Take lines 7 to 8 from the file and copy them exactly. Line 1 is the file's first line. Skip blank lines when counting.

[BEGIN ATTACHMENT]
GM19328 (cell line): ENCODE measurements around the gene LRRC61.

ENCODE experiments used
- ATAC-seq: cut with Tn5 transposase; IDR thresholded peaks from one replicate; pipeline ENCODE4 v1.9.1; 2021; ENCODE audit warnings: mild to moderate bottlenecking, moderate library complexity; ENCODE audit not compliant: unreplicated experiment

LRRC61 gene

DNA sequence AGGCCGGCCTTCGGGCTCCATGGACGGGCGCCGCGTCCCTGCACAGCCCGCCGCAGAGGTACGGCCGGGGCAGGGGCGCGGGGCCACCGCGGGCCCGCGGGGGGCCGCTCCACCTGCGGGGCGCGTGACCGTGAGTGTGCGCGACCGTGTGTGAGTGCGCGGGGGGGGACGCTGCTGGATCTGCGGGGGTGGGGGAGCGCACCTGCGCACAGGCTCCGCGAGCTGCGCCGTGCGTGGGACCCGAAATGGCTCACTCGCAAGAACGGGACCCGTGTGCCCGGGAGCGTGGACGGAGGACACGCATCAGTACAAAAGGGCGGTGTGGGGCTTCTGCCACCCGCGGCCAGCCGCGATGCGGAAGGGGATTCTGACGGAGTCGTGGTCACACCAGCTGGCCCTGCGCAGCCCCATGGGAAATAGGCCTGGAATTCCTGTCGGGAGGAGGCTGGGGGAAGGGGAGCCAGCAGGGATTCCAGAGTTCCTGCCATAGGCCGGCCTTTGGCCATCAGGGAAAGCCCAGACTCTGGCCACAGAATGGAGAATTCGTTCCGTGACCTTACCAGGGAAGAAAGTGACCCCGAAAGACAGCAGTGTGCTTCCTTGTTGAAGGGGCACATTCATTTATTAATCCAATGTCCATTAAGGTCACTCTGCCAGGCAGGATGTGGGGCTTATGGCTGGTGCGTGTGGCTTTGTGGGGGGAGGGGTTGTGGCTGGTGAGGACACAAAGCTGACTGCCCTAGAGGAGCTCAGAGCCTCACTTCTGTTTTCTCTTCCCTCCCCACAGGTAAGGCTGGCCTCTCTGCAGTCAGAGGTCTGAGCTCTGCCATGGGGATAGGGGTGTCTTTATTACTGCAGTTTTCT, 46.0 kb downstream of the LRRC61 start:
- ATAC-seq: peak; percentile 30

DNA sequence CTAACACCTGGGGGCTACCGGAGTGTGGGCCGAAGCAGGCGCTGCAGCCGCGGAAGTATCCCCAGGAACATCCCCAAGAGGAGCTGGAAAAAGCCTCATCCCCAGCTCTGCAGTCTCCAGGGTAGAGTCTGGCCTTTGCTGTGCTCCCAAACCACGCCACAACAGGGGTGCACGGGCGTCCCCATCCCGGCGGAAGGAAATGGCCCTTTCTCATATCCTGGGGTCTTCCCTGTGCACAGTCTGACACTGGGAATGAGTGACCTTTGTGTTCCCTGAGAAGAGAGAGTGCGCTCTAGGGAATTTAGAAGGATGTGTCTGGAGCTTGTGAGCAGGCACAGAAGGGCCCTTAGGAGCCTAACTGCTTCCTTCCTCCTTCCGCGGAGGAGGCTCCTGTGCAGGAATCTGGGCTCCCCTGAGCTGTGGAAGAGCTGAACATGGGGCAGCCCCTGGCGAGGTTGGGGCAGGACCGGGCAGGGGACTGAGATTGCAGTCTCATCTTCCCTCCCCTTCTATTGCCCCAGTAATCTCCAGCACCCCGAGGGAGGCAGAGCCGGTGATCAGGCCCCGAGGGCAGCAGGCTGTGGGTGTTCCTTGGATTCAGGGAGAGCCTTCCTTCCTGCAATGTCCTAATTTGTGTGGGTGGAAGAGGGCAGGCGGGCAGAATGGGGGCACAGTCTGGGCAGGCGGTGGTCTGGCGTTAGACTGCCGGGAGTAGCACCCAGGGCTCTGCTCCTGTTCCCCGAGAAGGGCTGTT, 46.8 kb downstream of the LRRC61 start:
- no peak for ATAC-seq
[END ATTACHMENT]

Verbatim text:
DNA sequence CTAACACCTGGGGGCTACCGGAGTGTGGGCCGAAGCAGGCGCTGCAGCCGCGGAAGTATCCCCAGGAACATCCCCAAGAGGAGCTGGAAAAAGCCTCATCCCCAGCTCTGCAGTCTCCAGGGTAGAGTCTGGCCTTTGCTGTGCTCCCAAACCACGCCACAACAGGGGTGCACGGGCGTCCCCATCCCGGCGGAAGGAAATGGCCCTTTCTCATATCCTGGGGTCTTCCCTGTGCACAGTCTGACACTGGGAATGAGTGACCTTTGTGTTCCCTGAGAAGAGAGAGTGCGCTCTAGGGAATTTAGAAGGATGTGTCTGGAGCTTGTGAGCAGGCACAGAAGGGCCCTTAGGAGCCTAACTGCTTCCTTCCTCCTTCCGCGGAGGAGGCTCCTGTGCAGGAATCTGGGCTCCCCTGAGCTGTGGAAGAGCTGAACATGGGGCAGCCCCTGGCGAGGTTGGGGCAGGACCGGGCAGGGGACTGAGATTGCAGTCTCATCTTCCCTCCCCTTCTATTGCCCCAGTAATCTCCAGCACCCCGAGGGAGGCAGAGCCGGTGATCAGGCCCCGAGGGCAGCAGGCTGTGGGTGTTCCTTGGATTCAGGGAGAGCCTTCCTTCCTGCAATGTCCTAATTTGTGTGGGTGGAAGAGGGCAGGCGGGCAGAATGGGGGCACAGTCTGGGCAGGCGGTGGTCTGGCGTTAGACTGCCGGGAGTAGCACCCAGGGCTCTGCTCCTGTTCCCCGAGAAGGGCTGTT, 46.8 kb downstream of the LRRC61 start:
- no peak for ATAC-seq